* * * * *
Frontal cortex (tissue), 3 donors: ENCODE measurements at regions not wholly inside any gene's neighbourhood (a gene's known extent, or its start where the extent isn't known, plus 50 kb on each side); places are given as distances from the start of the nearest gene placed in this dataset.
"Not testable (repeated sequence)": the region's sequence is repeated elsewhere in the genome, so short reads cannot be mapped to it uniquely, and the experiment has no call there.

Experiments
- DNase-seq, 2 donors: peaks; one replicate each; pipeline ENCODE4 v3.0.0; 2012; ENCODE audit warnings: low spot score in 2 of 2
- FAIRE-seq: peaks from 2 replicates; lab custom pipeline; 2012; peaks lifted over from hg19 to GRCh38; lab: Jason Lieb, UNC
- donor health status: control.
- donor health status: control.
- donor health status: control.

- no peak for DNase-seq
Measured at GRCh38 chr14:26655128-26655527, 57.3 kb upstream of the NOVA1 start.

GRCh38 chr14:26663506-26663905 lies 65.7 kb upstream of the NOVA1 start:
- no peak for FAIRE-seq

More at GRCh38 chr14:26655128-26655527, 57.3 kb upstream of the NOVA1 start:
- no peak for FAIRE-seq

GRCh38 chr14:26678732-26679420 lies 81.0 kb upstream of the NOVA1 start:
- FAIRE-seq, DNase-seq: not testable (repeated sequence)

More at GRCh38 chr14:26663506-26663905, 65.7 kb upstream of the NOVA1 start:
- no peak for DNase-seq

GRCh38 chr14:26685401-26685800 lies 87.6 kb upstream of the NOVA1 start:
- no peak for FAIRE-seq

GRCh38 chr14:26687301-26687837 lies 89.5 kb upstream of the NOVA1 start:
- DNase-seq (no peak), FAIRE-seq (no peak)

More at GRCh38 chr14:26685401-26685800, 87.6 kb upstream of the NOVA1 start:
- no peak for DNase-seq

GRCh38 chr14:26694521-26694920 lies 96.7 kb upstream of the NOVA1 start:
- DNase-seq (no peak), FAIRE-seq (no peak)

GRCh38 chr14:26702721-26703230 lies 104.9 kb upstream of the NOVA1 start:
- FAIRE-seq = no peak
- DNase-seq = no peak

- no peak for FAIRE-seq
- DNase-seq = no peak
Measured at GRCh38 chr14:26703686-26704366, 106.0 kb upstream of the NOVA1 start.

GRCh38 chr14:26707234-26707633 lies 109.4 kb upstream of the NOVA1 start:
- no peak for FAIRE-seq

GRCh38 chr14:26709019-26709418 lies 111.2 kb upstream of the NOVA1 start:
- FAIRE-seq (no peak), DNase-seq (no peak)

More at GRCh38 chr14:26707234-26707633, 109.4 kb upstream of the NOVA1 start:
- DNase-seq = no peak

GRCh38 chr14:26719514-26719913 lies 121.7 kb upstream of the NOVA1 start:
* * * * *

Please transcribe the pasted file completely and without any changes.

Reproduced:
Frontal cortex (tissue), 3 donors: ENCODE measurements at regions not wholly inside any gene's neighbourhood (a gene's known extent, or its start where the extent isn't known, plus 50 kb on each side); places are given as distances from the start of the nearest gene placed in this dataset.
"Not testable (repeated sequence)": the region's sequence is repeated elsewhere in the genome, so short reads cannot be mapped to it uniquely, and the experiment has no call there.

Experiments
- DNase-seq, 2 donors: peaks; one replicate each; pipeline ENCODE4 v3.0.0; 2012; ENCODE audit warnings: low spot score in 2 of 2
- FAIRE-seq: peaks from 2 replicates; lab custom pipeline; 2012; peaks lifted over from hg19 to GRCh38; lab: Jason Lieb, UNC
- donor health status: control.
- donor health status: control.
- donor health status: control.

- no peak for DNase-seq
Measured at GRCh38 chr14:26655128-26655527, 57.3 kb upstream of the NOVA1 start.

GRCh38 chr14:26663506-26663905 lies 65.7 kb upstream of the NOVA1 start:
- no peak for FAIRE-seq

More at GRCh38 chr14:26655128-26655527, 57.3 kb upstream of the NOVA1 start:
- no peak for FAIRE-seq

GRCh38 chr14:26678732-26679420 lies 81.0 kb upstream of the NOVA1 start:
- FAIRE-seq, DNase-seq: not testable (repeated sequence)

More at GRCh38 chr14:26663506-26663905, 65.7 kb upstream of the NOVA1 start:
- no peak for DNase-seq

GRCh38 chr14:26685401-26685800 lies 87.6 kb upstream of the NOVA1 start:
- no peak for FAIRE-seq

GRCh38 chr14:26687301-26687837 lies 89.5 kb upstream of the NOVA1 start:
- DNase-seq (no peak), FAIRE-seq (no peak)

More at GRCh38 chr14:26685401-26685800, 87.6 kb upstream of the NOVA1 start:
- no peak for DNase-seq

GRCh38 chr14:26694521-26694920 lies 96.7 kb upstream of the NOVA1 start:
- DNase-seq (no peak), FAIRE-seq (no peak)

GRCh38 chr14:26702721-26703230 lies 104.9 kb upstream of the NOVA1 start:
- FAIRE-seq = no peak
- DNase-seq = no peak

- no peak for FAIRE-seq
- DNase-seq = no peak
Measured at GRCh38 chr14:26703686-26704366, 106.0 kb upstream of the NOVA1 start.

GRCh38 chr14:26707234-26707633 lies 109.4 kb upstream of the NOVA1 start:
- no peak for FAIRE-seq

GRCh38 chr14:26709019-26709418 lies 111.2 kb upstream of the NOVA1 start:
- FAIRE-seq (no peak), DNase-seq (no peak)

More at GRCh38 chr14:26707234-26707633, 109.4 kb upstream of the NOVA1 start:
- DNase-seq = no peak

GRCh38 chr14:26719514-26719913 lies 121.7 kb upstream of the NOVA1 start: